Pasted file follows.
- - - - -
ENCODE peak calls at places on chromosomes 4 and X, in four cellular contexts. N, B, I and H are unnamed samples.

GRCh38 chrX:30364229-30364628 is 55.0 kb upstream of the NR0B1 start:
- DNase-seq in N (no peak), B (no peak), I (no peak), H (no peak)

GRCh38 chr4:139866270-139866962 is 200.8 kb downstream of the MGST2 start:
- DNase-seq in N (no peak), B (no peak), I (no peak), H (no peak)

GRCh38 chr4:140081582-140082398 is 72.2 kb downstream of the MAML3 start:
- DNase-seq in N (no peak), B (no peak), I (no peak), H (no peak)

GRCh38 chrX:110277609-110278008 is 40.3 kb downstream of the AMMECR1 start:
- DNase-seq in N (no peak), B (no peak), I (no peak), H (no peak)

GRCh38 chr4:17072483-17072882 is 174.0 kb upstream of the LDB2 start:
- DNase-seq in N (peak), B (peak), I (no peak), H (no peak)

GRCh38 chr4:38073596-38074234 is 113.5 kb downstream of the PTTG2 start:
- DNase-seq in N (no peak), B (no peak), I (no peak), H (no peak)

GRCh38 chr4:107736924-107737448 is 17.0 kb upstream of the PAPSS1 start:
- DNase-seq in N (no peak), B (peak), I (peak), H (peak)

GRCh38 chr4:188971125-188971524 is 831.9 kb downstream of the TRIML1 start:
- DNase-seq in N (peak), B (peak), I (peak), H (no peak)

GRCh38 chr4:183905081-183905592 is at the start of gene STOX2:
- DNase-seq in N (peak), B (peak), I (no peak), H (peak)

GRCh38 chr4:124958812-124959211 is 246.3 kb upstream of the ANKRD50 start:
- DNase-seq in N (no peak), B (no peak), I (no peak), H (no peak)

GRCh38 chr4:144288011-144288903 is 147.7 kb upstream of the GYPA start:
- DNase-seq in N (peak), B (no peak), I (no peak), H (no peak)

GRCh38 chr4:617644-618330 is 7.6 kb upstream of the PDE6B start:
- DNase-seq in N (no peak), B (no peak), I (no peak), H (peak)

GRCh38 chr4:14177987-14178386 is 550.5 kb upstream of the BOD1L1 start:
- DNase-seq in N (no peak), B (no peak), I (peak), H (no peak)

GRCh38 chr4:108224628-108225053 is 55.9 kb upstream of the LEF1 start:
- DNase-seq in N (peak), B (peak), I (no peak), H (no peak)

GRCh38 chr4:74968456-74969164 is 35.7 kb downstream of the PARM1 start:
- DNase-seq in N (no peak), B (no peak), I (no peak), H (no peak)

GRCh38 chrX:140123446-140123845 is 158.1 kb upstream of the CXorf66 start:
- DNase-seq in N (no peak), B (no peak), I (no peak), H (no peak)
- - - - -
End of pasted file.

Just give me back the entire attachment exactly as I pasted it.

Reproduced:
ENCODE peak calls at places on chromosomes 4 and X, in four cellular contexts. N, B, I and H are unnamed samples.

GRCh38 chrX:30364229-30364628 is 55.0 kb upstream of the NR0B1 start:
- DNase-seq in N (no peak), B (no peak), I (no peak), H (no peak)

GRCh38 chr4:139866270-139866962 is 200.8 kb downstream of the MGST2 start:
- DNase-seq in N (no peak), B (no peak), I (no peak), H (no peak)

GRCh38 chr4:140081582-140082398 is 72.2 kb downstream of the MAML3 start:
- DNase-seq in N (no peak), B (no peak), I (no peak), H (no peak)

GRCh38 chrX:110277609-110278008 is 40.3 kb downstream of the AMMECR1 start:
- DNase-seq in N (no peak), B (no peak), I (no peak), H (no peak)

GRCh38 chr4:17072483-17072882 is 174.0 kb upstream of the LDB2 start:
- DNase-seq in N (peak), B (peak), I (no peak), H (no peak)

GRCh38 chr4:38073596-38074234 is 113.5 kb downstream of the PTTG2 start:
- DNase-seq in N (no peak), B (no peak), I (no peak), H (no peak)

GRCh38 chr4:107736924-107737448 is 17.0 kb upstream of the PAPSS1 start:
- DNase-seq in N (no peak), B (peak), I (peak), H (peak)

GRCh38 chr4:188971125-188971524 is 831.9 kb downstream of the TRIML1 start:
- DNase-seq in N (peak), B (peak), I (peak), H (no peak)

GRCh38 chr4:183905081-183905592 is at the start of gene STOX2:
- DNase-seq in N (peak), B (peak), I (no peak), H (peak)

GRCh38 chr4:124958812-124959211 is 246.3 kb upstream of the ANKRD50 start:
- DNase-seq in N (no peak), B (no peak), I (no peak), H (no peak)

GRCh38 chr4:144288011-144288903 is 147.7 kb upstream of the GYPA start:
- DNase-seq in N (peak), B (no peak), I (no peak), H (no peak)

GRCh38 chr4:617644-618330 is 7.6 kb upstream of the PDE6B start:
- DNase-seq in N (no peak), B (no peak), I (no peak), H (peak)

GRCh38 chr4:14177987-14178386 is 550.5 kb upstream of the BOD1L1 start:
- DNase-seq in N (no peak), B (no peak), I (peak), H (no peak)

GRCh38 chr4:108224628-108225053 is 55.9 kb upstream of the LEF1 start:
- DNase-seq in N (peak), B (peak), I (no peak), H (no peak)

GRCh38 chr4:74968456-74969164 is 35.7 kb downstream of the PARM1 start:
- DNase-seq in N (no peak), B (no peak), I (no peak), H (no peak)

GRCh38 chrX:140123446-140123845 is 158.1 kb upstream of the CXorf66 start:
- DNase-seq in N (no peak), B (no peak), I (no peak), H (no peak)